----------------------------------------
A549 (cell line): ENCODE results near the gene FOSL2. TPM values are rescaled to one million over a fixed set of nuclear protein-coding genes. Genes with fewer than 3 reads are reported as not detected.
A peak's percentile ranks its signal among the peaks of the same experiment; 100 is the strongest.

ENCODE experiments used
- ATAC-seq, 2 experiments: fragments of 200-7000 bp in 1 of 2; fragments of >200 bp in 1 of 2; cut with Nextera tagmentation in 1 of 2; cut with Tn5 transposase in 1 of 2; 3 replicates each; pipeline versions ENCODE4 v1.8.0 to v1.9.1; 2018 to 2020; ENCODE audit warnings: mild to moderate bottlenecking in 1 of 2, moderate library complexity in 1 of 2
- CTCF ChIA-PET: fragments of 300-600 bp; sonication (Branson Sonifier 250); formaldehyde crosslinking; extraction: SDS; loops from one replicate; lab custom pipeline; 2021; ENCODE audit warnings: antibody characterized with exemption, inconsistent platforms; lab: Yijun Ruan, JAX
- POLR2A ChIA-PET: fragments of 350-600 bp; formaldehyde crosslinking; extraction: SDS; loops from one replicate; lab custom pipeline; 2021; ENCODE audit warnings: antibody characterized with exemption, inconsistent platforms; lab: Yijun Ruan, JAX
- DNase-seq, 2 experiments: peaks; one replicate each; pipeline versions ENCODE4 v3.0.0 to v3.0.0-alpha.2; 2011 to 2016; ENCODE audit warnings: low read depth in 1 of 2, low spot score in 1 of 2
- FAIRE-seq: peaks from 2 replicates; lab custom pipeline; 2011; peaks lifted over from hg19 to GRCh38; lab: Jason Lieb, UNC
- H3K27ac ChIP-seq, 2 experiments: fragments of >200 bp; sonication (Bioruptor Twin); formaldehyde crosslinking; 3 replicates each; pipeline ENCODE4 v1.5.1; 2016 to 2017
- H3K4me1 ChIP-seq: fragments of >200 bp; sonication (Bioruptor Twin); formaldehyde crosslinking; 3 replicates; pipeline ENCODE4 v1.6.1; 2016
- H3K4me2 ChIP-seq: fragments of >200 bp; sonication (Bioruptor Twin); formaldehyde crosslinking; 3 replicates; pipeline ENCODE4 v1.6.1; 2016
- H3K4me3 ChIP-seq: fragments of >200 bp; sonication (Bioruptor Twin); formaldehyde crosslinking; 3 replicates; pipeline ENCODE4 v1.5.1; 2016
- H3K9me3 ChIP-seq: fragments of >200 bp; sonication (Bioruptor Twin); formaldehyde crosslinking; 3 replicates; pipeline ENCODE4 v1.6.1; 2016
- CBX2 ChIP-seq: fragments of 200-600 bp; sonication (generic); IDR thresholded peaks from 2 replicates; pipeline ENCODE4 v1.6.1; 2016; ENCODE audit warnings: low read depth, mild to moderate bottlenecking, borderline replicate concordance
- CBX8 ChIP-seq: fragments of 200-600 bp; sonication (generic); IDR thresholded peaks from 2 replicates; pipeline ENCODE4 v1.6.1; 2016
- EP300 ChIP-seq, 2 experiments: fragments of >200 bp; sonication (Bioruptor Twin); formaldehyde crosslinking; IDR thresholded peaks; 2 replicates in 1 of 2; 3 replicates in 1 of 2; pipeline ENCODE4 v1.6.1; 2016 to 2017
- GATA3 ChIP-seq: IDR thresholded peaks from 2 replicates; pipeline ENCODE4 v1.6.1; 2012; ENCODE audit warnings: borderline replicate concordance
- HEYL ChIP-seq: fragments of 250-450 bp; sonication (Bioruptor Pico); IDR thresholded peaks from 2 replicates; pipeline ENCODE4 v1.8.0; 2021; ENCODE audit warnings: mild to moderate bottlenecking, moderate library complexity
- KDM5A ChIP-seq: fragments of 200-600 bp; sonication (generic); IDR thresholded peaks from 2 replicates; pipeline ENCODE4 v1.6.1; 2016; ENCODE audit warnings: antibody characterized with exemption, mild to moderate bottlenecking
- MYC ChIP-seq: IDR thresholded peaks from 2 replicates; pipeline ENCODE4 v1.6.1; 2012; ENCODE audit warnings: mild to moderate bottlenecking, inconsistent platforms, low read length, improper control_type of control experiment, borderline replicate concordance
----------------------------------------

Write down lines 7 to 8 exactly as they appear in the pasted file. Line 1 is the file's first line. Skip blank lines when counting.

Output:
- DNase-seq, 2 experiments: peaks; one replicate each; pipeline versions ENCODE4 v3.0.0 to v3.0.0-alpha.2; 2011 to 2016; ENCODE audit warnings: low read depth in 1 of 2, low spot score in 1 of 2
- FAIRE-seq: peaks from 2 replicates; lab custom pipeline; 2011; peaks lifted over from hg19 to GRCh38; lab: Jason Lieb, UNC